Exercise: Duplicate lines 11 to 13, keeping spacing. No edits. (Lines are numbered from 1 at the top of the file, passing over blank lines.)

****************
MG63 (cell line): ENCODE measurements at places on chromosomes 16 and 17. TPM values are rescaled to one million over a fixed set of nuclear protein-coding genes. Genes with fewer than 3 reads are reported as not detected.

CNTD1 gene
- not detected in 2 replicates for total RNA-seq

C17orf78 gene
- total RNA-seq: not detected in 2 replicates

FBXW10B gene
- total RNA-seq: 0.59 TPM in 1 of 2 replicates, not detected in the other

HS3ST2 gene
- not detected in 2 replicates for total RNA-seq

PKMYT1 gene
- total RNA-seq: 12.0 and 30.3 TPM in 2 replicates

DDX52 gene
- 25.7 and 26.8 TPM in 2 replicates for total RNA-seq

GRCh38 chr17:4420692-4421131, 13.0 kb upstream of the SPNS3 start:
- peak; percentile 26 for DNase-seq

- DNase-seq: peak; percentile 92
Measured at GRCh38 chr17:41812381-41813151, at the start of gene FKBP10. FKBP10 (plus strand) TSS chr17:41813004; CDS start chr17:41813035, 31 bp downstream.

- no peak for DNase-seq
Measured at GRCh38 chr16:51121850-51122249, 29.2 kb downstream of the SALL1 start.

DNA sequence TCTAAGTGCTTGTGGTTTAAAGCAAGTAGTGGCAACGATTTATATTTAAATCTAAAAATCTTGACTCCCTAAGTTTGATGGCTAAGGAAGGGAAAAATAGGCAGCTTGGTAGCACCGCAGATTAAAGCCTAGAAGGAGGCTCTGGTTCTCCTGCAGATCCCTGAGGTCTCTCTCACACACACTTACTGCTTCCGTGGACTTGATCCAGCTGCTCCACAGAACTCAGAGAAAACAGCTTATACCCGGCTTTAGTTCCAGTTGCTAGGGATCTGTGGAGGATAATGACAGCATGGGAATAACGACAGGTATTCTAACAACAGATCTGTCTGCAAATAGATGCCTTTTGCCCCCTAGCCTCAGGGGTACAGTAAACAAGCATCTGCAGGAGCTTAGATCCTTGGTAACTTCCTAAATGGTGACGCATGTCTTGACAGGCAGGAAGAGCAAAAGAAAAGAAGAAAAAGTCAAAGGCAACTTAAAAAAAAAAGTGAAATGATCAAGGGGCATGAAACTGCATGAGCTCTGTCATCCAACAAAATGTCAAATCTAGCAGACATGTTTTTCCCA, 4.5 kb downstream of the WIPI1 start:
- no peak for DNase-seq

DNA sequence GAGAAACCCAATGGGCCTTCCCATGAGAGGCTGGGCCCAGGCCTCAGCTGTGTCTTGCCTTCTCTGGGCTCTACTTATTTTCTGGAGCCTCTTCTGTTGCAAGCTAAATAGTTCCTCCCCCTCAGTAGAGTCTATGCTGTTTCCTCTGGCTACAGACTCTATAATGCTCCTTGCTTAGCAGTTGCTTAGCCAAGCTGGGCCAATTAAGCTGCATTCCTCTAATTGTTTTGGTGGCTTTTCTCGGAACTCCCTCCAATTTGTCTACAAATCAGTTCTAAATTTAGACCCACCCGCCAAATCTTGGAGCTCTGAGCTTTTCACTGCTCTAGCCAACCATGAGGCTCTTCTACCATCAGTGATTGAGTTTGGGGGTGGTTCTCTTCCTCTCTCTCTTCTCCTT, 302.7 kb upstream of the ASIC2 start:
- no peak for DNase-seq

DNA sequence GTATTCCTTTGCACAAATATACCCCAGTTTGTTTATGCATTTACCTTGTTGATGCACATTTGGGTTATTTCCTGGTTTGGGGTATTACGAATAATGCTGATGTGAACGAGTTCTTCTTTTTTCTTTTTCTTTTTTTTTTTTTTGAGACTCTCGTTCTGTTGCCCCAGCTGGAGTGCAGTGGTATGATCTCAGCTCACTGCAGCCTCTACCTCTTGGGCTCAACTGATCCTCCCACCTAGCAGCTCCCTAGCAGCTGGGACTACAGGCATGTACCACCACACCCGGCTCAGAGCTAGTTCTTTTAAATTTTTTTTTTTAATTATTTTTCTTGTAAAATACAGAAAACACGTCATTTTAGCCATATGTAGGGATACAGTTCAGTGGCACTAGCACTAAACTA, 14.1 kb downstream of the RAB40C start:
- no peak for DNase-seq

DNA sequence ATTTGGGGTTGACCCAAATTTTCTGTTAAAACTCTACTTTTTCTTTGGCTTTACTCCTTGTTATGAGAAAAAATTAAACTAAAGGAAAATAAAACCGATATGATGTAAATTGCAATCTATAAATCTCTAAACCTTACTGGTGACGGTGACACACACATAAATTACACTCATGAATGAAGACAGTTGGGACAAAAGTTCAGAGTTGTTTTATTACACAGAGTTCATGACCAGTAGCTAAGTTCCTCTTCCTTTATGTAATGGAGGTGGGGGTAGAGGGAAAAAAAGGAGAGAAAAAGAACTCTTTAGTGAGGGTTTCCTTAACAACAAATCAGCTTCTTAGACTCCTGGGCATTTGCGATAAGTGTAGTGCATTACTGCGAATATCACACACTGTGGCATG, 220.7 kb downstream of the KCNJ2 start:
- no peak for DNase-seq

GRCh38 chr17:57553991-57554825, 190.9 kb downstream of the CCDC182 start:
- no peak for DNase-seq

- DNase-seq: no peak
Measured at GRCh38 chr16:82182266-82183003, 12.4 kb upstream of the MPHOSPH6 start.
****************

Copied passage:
- total RNA-seq: 12.0 and 30.3 TPM in 2 replicates

DDX52 gene
- 25.7 and 26.8 TPM in 2 replicates for total RNA-seq